in single parent families. Validity of this measure should
be tested in larger samples that include a broader range
of marital statuses, weight categories, racial/ethnic and
cultural groups, and educational backgrounds. Our ability
to only record one family meal per subject may have
also limited the generalizability of our findings. However
other groups have reported that one video recording
may be sufficient [49-51], and meals were re-recorded if
the parent indicated that the interactions or the meal itself
was not typical. Finally, several dimensions were
relatively unobserved in this mealtime setting (psychological
control, physical control, permissiveness, neglect),
and it begs the question as to whether a different parent–
child interaction setting should be used to assess a
broader range of these general parenting behaviors.
Other observational systems, like the Home Observation
for Measurement of the Environment (HOME) [37] and
Dyadic Parent Child Interaction Coding Scheme
(DPICS) [38], have typically been used in play situations.
But as children grow older and we assess parenting behaviors
at this later time, play situations may not be
Rhee et al. International Journal of Behavioral Nutrition and Physical Activity (2015) 12:49 Page 12 of 15
developmentally appropriate. Given that we are interested
in using this scale to determine the relationship between
general parenting and childhood obesity and other
weight-related behaviors, the mealtime interaction seems
to be an appropriate setting. However, we did not videotape
and code other eating or activity related situations,
like snack time, and the interactions found here may only
be relevant to the meal time situation. Examination of this
tools’ efficacy in other settings should be explored.
Conclusion
There is growing interest in the role of general parenting
behaviors in the development and potential treatment of
childhood obesity. At this time several studies report
that authoritative or supportive parenting behaviors are
associated with lower risk of obesity [4,5] and improved
eating behaviors [20,21]. However, there are still discrepancies
reported in these relationships [6,19] and the use
of self-report measures of parenting may be contributing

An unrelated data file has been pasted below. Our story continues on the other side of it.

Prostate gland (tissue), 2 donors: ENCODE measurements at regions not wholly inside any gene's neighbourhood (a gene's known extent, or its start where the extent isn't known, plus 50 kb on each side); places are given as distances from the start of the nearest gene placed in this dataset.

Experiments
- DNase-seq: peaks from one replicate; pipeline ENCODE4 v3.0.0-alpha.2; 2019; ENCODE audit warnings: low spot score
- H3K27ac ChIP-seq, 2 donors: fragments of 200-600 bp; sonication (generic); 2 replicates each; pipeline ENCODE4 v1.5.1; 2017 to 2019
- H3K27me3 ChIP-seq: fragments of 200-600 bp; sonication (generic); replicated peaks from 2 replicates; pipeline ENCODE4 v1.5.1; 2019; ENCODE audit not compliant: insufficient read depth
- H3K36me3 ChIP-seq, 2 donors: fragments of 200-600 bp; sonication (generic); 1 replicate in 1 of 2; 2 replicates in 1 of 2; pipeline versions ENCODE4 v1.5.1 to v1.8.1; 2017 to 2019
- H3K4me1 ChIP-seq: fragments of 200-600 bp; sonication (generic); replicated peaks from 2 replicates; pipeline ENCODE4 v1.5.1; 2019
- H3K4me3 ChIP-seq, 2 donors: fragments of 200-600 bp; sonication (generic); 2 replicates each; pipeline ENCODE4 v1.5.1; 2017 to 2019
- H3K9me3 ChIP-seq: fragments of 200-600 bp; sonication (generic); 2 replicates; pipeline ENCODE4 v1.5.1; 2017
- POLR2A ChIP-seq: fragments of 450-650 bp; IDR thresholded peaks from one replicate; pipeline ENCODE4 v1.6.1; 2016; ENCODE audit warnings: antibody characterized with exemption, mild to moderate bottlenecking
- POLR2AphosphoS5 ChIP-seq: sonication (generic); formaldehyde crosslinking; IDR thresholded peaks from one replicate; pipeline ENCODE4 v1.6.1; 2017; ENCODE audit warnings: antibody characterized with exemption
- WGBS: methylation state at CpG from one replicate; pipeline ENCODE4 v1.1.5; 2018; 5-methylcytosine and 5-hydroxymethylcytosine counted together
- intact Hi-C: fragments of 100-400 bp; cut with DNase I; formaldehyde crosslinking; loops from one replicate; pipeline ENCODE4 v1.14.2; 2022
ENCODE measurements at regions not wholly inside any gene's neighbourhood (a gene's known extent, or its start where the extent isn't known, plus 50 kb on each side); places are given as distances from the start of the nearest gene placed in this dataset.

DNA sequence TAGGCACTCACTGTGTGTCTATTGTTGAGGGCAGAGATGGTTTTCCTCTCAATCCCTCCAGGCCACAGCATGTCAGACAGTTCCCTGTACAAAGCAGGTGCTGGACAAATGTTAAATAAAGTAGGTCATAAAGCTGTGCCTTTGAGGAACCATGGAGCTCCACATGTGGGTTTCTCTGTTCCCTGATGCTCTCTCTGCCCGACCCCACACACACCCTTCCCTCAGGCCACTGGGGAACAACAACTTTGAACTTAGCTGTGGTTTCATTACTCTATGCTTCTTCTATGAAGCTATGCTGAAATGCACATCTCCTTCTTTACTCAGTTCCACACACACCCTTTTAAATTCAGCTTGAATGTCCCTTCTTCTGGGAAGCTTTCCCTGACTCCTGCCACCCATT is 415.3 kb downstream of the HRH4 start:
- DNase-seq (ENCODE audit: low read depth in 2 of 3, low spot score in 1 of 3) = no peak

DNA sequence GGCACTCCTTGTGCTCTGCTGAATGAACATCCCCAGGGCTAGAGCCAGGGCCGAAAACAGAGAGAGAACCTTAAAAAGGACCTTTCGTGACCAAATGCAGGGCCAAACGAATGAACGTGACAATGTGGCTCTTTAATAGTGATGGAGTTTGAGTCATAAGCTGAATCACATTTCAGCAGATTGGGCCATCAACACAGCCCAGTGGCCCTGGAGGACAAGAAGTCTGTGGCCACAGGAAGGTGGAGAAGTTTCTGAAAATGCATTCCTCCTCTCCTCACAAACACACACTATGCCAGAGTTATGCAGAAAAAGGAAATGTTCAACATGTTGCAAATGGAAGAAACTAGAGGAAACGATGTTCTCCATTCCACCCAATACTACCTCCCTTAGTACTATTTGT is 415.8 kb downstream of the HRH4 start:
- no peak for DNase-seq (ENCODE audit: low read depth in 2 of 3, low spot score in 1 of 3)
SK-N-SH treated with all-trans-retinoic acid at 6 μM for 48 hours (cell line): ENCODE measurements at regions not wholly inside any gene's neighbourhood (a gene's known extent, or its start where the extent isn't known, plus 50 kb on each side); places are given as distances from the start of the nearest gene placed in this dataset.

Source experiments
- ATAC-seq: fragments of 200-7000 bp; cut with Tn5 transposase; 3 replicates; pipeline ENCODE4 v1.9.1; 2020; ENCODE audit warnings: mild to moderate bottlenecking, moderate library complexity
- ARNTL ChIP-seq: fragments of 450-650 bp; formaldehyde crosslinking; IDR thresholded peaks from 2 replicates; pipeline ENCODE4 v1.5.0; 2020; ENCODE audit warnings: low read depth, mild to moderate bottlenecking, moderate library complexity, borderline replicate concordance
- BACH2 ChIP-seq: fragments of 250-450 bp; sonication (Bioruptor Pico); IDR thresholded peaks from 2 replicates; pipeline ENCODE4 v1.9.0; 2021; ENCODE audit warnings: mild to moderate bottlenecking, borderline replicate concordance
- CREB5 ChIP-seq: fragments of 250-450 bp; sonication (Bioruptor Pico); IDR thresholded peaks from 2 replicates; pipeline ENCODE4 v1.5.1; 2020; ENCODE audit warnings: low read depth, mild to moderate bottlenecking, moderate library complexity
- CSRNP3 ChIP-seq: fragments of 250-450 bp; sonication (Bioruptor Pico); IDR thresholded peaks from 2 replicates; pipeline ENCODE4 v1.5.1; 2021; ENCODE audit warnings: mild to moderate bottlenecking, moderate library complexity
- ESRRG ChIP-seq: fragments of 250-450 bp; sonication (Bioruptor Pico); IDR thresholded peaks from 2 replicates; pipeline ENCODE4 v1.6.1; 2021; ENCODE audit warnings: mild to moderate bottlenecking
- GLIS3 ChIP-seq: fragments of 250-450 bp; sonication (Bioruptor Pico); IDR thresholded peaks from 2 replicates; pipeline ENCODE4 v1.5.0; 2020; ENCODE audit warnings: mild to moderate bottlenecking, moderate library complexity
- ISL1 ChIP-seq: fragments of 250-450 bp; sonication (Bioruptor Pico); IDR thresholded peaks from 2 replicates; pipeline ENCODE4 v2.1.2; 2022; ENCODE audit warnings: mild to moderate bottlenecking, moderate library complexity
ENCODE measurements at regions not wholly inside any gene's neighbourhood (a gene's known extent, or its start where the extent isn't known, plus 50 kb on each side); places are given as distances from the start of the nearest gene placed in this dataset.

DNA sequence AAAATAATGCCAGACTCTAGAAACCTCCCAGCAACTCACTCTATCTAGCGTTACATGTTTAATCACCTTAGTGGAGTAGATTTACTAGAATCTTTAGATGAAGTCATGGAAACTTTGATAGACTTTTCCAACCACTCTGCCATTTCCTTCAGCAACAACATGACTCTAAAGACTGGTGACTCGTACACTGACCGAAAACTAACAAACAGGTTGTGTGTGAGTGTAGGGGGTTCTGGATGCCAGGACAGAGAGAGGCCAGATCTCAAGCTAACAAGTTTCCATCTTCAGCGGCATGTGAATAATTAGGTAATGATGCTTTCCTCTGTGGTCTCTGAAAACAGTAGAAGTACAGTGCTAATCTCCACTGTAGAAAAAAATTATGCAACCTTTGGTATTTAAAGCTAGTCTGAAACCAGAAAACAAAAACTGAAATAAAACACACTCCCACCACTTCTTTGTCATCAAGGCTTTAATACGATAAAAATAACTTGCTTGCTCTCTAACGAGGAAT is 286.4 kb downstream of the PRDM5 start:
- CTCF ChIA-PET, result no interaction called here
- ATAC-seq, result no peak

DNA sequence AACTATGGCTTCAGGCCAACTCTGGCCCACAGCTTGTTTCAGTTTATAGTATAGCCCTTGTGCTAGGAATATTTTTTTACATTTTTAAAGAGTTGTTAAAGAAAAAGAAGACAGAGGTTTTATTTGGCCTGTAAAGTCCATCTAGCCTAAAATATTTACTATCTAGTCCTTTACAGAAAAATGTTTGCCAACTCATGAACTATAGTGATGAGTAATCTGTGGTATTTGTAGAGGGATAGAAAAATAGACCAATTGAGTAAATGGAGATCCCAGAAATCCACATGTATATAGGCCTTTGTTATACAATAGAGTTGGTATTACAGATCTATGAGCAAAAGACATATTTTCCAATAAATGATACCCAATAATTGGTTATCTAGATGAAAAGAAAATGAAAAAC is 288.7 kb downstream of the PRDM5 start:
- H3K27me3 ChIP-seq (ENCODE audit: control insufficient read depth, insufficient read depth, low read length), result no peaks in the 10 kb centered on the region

to this discrepancy. While there is a role for self-report
measures of parenting, particularly when a child reports
on his/her parent’s behaviors and this is correlated with
his/her developmental outcomes, these measures may
still be limited by difficulties with understanding the selected
concepts or recall bias. Many people also find it
difficult to recognize how their own behaviors impact
and are viewed by others. Therefore, an observational
tool may provide a more objective or standardized
means of measuring parenting. Since there are few
observational assessments of general parenting, we
developed the General Parenting Observational Scale to
assess parent behaviors in a mealtime situation. It appears
that the primary dimensions of warmth/affection,
support/sensitivity, and firm discipline/structure were
robustly captured in this tool. Continued use of this tool
among families with a wider age range of child weights
and demographic variability will help to determine the
versatility of this tool. While observational methods may
be more labor and time-intensive, it offers another standardized
and possibly more objective means of assessing
general parenting. This may result in more homogeneity
in research results, allowing one to determine the true
relationship between general parenting and obesityrelated
behaviors.
Abbreviations
GPOS: General Parenting Observational Scale; MICS: Mealtime Family
Interaction Coding System; BMI: Body mass index; RA: Research assistant;
CRPBI: Child’s Report of Parental Behavior Inventory; PRPBI: Parent Report of
Parental Behavior Inventory; RCC: Raising Children Checklist; BMI-Z: BMI
z-score; HOME: Home Observation for Measurement of the Environment;
DPICS: Dyadic Parent Child Interaction Coding Scheme.
Competing interests
The authors declare that they have no competing interests.
Authors’ contributions
KR conceived of and designed the study, obtained funding for the study,
acquired and analysed the data, and drafted the manuscript. SD participated
in the design of the study, analysis of the data, and manuscript revision. EJ
participated in the design of the study, collection of data, and manuscript
revision. KB participated in the collection of data and manuscript revision. RS
participated in the design of the study and manuscript revision. RW
contributed to the design of the study and manuscript revision. All authors
read and approved the final manuscript.
Acknowledgements
We are grateful to the staff at the Weight Control and Diabetes Research
Center (RI) and the Center for Healthy Eating and Activity Research (CA) who
participated in data collection and the families who participated in the study.
This research was supported by grant number K23HD057299 from the
Eunice Kennedy Shriver National Institute of Child Health and Human
Development awarded to KR.
Author details
1Department of Pediatrics, School of Medicine, University of California, San
Diego, La Jolla, USA. 2Department of Psychiatry and Human Behavior, Brown
University Medical School, Providence, USA. 3School of Medicine,
Department of Psychiatry, University of California, San Diego, La Jolla, USA.
4Division of Academic General Pediatrics, Developmental Pediatrics, and
Community Health, University of California, San Diego, School of Medicine,
9500 Gilman Drive, MC 0874, La Jolla, CA 92093, USA.
Received: 19 August 2014 Accepted: 27 March 2015